# Extract a Number from a String in Python

In this guide, I will walk you through different methods to extract different types of numbers from a string in Python. We will extract integers, floats, negative numbers, and scientific notation numbers from a string.

We will discuss the following approaches:

1. Using regular expression
2. Using list comprehension, split() and isdigit()
3. Using isdigit() method and generator expression
4. Using isdigit() and filter() along with lambda function
5. Using for loop and isdigit() method

## # Using regular expressions

You can use the `re.findall()` function of the `re` module to extract numbers from a string in Python.

Here’s an example:

``````import re

def extract_numbers(input_string):
# Define regular expression pattern for matching numbers
pattern = r'\d+'

# Use re.findall() to find all occurrences of the pattern in the input string
numbers = re.findall(pattern, input_string)
return numbers

print(extract_numbers("I have 4 iPhone 15 Pro Max"))  # Output: ['4', '15']``````

In this example, the regular expression `\d+` is used, where `\d` matches any digit (0-9) and `+` means one or more occurrences. The `re.findall()` function returns a list of all matches in the input string.

If your sentence contains a decimal point like `"The price is \$12.34"`. The output will be `['12', '34']`. The above code doesn’t recognize float.

Note: It is important to note that the output of the `extract_numbers()` function is a list of strings representing the extracted numbers. If you intend to perform mathematical calculations with these numbers, you should convert them to integers or floats.

Here’s an updated example:

``````import re

def extract_numbers(input_string):
# Define regular expression pattern for matching numbers
pattern = r'\d+'

# Use re.findall() to find all occurrences of the pattern in the input string
numbers = re.findall(pattern, input_string)
return numbers

result = extract_numbers("I have 4 iPhone 15 Pro Max")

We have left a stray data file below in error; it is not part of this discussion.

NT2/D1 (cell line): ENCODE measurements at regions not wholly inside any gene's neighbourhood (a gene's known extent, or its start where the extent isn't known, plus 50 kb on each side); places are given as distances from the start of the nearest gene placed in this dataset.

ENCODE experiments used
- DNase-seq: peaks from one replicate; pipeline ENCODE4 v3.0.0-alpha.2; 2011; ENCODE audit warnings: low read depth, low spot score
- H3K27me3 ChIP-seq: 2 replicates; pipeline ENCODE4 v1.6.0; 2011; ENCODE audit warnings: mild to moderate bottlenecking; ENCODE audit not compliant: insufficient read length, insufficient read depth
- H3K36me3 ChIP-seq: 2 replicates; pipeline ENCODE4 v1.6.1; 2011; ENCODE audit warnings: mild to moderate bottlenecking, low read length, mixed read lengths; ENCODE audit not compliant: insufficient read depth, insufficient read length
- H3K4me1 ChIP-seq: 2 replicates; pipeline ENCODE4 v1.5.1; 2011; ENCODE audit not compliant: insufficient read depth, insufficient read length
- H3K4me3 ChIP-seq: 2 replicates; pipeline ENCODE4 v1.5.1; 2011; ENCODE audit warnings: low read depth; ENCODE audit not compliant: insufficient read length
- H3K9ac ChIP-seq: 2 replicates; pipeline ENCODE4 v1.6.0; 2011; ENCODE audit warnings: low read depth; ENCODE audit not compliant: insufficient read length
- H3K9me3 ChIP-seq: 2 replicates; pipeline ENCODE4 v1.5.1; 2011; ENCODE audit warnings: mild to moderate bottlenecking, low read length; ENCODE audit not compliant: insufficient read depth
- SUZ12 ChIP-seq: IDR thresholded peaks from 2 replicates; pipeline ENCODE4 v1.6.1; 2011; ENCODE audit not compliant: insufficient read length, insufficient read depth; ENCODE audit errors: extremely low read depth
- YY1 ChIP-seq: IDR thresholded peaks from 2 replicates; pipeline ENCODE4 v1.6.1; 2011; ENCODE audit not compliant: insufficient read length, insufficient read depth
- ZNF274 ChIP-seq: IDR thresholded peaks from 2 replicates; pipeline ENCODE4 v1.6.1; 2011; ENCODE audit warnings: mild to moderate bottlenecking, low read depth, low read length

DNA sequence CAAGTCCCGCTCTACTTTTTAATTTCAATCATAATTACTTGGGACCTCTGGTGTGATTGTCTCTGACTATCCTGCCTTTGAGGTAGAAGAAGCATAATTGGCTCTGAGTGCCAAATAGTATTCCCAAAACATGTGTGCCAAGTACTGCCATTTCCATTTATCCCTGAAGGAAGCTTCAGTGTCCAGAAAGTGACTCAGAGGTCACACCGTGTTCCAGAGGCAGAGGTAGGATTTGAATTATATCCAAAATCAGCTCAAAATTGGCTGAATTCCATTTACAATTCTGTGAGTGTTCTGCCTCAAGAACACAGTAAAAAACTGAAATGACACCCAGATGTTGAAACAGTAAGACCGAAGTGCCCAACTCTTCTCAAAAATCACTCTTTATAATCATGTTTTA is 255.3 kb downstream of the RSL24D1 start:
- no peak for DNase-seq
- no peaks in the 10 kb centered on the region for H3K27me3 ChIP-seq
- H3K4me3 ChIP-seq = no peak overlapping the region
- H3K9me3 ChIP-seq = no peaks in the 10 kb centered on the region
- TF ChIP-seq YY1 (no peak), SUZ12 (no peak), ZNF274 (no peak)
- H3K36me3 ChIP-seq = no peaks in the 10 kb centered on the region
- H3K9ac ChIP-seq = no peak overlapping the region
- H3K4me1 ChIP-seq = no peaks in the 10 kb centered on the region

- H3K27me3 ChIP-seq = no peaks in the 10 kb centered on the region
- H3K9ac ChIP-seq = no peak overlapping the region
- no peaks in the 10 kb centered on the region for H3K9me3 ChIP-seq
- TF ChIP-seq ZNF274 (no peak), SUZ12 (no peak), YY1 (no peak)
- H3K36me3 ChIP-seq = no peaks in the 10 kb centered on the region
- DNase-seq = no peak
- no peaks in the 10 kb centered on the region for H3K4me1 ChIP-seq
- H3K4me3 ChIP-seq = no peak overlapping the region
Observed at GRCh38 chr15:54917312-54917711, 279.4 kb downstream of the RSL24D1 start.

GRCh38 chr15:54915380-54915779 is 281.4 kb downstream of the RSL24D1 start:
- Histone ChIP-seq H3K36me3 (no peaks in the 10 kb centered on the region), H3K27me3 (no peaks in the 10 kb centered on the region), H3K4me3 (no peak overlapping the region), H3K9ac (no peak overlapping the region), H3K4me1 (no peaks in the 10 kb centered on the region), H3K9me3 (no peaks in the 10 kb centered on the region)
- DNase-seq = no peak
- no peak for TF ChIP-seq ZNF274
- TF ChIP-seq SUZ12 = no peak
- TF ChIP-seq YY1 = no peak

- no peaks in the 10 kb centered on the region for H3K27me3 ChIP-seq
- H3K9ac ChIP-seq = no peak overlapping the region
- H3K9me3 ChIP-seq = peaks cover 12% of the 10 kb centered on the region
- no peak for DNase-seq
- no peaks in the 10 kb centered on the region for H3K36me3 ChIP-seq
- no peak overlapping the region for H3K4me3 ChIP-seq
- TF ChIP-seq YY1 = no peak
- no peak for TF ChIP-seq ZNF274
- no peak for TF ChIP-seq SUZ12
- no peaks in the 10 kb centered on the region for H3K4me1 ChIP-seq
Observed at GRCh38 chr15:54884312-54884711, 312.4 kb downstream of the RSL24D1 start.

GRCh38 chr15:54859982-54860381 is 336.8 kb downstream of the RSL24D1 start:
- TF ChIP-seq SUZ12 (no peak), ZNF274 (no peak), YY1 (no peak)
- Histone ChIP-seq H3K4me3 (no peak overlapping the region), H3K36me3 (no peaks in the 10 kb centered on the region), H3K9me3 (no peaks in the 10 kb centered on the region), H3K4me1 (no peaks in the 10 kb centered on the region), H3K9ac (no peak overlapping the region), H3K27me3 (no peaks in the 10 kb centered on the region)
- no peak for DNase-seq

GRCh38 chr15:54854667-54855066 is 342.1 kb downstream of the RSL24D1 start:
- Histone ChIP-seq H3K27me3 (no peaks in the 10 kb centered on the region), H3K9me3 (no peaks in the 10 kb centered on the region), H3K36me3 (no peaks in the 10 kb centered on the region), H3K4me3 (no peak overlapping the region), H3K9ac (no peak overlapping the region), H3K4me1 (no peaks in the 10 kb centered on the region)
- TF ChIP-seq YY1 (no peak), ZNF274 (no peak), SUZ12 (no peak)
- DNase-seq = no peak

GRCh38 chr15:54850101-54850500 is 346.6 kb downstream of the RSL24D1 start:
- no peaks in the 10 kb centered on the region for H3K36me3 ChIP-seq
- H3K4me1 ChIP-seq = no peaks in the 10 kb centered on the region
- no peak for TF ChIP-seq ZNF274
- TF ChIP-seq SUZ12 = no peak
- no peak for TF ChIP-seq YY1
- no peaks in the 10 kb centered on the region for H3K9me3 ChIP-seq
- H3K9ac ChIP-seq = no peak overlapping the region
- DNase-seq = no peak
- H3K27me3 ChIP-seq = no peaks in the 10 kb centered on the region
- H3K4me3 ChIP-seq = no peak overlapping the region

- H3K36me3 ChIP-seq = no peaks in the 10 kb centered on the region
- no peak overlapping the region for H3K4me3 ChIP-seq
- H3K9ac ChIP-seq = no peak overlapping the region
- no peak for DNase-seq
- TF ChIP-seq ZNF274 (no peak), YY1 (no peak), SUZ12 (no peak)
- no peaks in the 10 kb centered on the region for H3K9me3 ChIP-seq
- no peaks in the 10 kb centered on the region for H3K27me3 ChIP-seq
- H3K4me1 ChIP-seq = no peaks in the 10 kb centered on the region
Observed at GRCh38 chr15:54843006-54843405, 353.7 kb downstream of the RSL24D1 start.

print(result)  # Output: ['4', '15']

# Converting the extracted numbers to integers
int_numbers = [int(num) for num in result]
print(int_numbers)  # Output: [4, 15]``````

If you need to convert the extracted numbers to float, use the `float()` method.

### Handling float (decimal point numbers)

If you need to extract float (decimal point numbers) from a string, you must handle them explicitly.

Here’s an example:

``````import re

def extract_numbers(input_string):
# Define a regex pattern to match both integers and floats with non-overlapping
pattern = r'\d+(?:\.\d+)?'

# Use the re.findall() to find all occurrences of the pattern
numbers = re.findall(pattern, input_string)
return numbers

# Output: ['5', '123.45']
print(extract_numbers("The price of 5 pizzas is \$123.45"))``````

In this example, the regular expression pattern `r'\d+(?:\.\d+)?'` is used to match one or more digits (`\d+`), optionally followed by a period and one or more digits (`(?:\.\d+)?`). This allows the pattern to match both integers and floats. The `re.findall()` function is then used to find all non-overlapping occurrences of this pattern in the input string, and the resulting numbers are returned as a list.

Here’s a complete breakdown of the regular expression `\d+(?:\.\d+)?`:

`\d+`: Matches one or more digits (`\d`). The `\d` is a shorthand character class representing any digit from 0 to 9. The `+` quantifier ensures that there is at least one digit, but it can match more if they are consecutive.

`(?: ...`)?: This is a non-capturing group, denoted by `(?: ...)`, and the `?` at the end makes the entire group optional. It allows the pattern inside the group to appear zero or one time. This is used here to make the decimal part of a float optional.

`\.\d+`: Inside the non-capturing group, this part matches a literal dot (`\.`) followed by one or more digits (`\d+`). It represents the decimal part of a floating point number.

So, the entire expression `\d+(?:\.\d+)?` can be interpreted as follows:

`\d+`: Matches one or more digits.

`(?:\.\d+)?`: Optionally, matches a dot followed by one or more digits (representing the decimal part of a floating point number).

This regular expression is designed to match both integers and floats in a given string.

Important:

The above code may not give you the desired output if your input string contains numeric values with multiple dots like version numbers or IP addresses.

E.g. If your input string is `"Current version of iOS is 16.7.5"`, the output would be `['16.7', '5']`. If you want to handle string with multiple dots, we have discussed this later in the guide here.

If you want to extract only integers and floats instead, we have also discussed it here.

### Handling negative numbers

To handle negative numbers, you can extend the check by allowing a negative sign before the number.

Here’s an example:

``````import re

def extract_numbers(input_string):
# Define a regex pattern to match integers, floats, or negative numbers
pattern = r'-?\d+(?:\.\d+)?'

# Use the re.findall() to find all occurrences of the pattern
numbers = re.findall(pattern, input_string)
return numbers

print(extract_numbers("It's -50°C in Alberta, Canada"))  # Output: ['-50']``````

In this updated code, the regular expression `-?\d+(?:\.\d+)?` has been extended to include an optional negative sign before the number.

`-?`: This part allows for an optional negative sign before the numbers. Here’s the breakdown of the regex pattern `-?`: